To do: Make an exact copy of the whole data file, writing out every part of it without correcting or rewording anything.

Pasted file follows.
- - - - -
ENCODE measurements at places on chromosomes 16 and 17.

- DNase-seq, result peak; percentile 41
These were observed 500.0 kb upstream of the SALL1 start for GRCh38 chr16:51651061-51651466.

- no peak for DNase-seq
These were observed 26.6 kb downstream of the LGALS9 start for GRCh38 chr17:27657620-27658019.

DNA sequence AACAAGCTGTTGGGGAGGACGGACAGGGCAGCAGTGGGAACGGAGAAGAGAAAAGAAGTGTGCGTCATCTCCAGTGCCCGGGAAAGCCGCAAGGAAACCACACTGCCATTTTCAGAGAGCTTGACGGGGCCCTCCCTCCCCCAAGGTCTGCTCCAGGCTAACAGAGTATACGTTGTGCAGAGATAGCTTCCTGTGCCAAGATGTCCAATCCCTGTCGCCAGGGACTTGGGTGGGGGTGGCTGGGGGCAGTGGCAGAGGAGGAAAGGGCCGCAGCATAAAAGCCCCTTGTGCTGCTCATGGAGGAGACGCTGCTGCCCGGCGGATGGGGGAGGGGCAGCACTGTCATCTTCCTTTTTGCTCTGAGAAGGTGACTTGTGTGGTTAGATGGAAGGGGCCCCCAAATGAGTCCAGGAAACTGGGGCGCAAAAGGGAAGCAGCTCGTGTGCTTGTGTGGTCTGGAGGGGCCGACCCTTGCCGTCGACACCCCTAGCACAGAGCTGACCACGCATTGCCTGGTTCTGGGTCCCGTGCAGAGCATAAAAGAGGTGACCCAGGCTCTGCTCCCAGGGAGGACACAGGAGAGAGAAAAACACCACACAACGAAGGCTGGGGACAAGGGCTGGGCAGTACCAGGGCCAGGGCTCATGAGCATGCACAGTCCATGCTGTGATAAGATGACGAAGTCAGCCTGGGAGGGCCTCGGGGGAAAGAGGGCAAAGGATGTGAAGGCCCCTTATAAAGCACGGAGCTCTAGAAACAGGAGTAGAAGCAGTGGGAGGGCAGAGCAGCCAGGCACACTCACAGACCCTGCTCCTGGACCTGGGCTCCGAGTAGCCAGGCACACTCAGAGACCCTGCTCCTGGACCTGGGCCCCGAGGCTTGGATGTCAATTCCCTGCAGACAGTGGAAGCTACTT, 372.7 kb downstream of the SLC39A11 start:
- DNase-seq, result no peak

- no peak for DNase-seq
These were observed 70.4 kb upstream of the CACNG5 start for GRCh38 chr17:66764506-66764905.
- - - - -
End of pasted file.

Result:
ENCODE measurements at places on chromosomes 16 and 17.

- DNase-seq, result peak; percentile 41
These were observed 500.0 kb upstream of the SALL1 start for GRCh38 chr16:51651061-51651466.

- no peak for DNase-seq
These were observed 26.6 kb downstream of the LGALS9 start for GRCh38 chr17:27657620-27658019.

DNA sequence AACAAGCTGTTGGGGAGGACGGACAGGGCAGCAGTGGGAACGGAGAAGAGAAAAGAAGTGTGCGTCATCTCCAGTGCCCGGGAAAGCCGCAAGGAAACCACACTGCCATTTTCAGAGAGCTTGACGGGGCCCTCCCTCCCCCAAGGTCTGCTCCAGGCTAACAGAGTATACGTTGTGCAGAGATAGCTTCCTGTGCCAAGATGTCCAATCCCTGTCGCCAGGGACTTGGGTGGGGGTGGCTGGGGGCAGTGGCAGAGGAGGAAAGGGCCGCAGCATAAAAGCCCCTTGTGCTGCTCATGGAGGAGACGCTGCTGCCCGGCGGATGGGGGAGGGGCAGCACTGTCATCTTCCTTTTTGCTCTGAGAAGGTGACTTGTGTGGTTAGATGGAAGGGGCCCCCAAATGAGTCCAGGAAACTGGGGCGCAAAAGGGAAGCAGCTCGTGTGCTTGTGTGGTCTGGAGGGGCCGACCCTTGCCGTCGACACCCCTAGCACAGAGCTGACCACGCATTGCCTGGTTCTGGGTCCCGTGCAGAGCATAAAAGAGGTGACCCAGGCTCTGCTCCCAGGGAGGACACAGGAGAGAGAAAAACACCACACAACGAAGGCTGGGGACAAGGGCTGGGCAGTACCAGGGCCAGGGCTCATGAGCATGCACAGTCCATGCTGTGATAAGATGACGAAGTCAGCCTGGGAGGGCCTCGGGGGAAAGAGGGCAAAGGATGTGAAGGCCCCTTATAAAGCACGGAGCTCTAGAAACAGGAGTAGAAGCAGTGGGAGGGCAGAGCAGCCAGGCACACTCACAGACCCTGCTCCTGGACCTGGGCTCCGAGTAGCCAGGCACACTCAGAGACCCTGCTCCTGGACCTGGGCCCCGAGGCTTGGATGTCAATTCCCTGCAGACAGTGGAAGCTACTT, 372.7 kb downstream of the SLC39A11 start:
- DNase-seq, result no peak

- no peak for DNase-seq
These were observed 70.4 kb upstream of the CACNG5 start for GRCh38 chr17:66764506-66764905.